An Egyptian military vehicle is seen on the highway in northern Sinai, Egypt, May 25, 2015..
(photo credit: ASMAA WAGUIH / REUTERS)
At least 30 police officers were killed in a shoot-out during a raid on a suspected militant hideout in Egypt's Western desert, two security sources said on Friday.
A number of suspected militants were also killed and security forces are continuing to comb the area, a statement by the Interior Ministry said.
Egypt is facing an Islamist insurgency concentrated in the Sinai peninsula from two main groups, including an Islamic State affiliate, that has killed hundreds of security forces since 2013.
Islamist militants have launched several major attacks, most recently targeting churches in Cairo and other cities with the loss of dozens of lives.
The security sources said authorities were following a lead to a hideout deep in the heart of the desert thought to house eight suspected members of Hasm, a group which has claimed several attacks around the capital targeting judges and policemen since last year.
The number of dead was expected to rise, the security sources said.
The suspected militants tried to flee after the exchange of fire, the sources said, and continued to fire from higher ground at a second security unit called in for backup. They also detonated explosive devices.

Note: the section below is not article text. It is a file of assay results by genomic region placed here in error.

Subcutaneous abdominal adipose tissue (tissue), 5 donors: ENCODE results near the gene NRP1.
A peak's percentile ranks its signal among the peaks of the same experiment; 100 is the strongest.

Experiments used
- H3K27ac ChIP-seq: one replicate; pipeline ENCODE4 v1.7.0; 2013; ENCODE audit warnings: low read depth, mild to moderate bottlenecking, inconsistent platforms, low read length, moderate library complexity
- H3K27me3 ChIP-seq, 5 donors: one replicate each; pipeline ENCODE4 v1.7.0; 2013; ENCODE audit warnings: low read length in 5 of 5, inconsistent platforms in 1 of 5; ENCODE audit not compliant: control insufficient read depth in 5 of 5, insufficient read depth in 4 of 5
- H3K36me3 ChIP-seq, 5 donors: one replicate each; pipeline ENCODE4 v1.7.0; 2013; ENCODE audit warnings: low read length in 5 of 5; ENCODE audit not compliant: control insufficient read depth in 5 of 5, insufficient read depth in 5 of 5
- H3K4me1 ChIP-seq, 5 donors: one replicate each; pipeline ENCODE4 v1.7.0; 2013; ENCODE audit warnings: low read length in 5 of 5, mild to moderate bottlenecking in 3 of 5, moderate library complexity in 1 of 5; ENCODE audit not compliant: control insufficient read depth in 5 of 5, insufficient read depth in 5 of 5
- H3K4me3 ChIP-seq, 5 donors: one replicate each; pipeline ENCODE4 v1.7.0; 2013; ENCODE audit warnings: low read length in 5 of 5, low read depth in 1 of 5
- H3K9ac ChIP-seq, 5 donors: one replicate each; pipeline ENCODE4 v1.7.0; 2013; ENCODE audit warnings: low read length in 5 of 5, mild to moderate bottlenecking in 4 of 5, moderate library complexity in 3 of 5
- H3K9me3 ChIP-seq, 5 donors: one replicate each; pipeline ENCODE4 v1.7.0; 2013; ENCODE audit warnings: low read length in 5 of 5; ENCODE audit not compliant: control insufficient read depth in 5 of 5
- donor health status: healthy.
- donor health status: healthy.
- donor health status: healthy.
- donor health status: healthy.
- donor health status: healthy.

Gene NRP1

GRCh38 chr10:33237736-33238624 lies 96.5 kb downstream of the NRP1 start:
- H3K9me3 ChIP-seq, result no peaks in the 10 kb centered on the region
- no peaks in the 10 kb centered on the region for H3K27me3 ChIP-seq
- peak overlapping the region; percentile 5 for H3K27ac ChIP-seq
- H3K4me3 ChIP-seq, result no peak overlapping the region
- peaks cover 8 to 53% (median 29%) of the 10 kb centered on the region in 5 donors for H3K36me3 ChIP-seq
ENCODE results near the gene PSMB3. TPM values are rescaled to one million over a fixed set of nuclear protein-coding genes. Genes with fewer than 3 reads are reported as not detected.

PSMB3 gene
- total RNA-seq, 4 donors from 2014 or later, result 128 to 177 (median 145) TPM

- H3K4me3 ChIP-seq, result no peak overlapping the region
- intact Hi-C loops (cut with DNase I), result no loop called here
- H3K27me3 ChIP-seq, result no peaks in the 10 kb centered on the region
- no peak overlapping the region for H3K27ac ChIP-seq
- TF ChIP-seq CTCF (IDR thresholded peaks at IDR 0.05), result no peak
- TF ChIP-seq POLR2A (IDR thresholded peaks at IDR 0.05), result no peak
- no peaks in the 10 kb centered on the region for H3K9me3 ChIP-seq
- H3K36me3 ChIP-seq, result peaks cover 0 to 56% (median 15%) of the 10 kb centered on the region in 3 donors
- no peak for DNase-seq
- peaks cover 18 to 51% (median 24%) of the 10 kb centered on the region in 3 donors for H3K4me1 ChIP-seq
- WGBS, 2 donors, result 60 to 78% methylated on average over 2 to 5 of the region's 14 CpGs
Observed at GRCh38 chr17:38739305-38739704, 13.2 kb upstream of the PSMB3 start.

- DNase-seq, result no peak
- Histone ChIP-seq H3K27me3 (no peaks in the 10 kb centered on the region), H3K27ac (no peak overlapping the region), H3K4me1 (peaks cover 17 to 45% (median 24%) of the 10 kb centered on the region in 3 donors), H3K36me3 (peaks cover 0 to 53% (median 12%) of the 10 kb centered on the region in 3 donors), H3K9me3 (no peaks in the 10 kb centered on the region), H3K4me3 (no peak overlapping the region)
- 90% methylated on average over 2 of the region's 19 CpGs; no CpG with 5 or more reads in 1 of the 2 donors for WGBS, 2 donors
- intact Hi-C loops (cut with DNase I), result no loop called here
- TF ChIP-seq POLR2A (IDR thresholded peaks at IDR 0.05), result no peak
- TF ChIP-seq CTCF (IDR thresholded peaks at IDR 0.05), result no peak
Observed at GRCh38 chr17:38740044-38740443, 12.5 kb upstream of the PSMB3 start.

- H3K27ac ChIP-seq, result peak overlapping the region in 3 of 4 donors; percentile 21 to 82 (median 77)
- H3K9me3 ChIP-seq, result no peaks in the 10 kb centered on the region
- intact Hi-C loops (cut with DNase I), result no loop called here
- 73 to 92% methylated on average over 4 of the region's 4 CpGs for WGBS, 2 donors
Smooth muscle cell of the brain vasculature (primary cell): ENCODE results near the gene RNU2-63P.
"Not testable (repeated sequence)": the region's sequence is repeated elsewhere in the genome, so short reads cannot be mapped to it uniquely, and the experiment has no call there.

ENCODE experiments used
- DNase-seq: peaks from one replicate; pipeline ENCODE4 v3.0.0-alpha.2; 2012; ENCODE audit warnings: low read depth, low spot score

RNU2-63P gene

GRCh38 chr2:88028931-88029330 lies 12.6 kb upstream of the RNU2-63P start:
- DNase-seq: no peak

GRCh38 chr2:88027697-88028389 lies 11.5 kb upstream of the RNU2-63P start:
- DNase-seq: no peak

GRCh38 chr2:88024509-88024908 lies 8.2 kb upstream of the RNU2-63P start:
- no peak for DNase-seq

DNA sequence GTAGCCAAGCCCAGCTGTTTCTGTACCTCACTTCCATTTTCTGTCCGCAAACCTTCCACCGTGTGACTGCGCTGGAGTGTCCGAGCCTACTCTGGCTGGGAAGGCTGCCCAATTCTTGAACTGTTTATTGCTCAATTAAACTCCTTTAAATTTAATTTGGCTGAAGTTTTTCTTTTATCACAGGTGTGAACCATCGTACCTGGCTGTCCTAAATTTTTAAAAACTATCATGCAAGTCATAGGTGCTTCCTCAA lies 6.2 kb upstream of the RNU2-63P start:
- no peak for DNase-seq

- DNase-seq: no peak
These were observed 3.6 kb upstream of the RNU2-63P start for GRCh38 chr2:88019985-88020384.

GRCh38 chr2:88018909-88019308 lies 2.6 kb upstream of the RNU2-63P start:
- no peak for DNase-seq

Two security sources said 8 security personnel were injured in the clashes, while another source said that four of the injured were police officers and four others suspected militants.
Egypt accuses Hasm of being the militant wing of the Muslim Brotherhood, an Islamist group it outlawed in 2013. The Muslim Brotherhood denies this.
The Islamist insurgency in the Sinai peninsula has grown since the military overthrew President Mohamed Morsi of the Muslim Brotherhood in mid-2013 following mass protests against his rule.
The militant group staging the insurgency pledged allegiance to Islamic State in 2014. It is blamed for the killing of hundreds of soldiers and policemen and has started to target other areas, including Egypt's Christian Copts.
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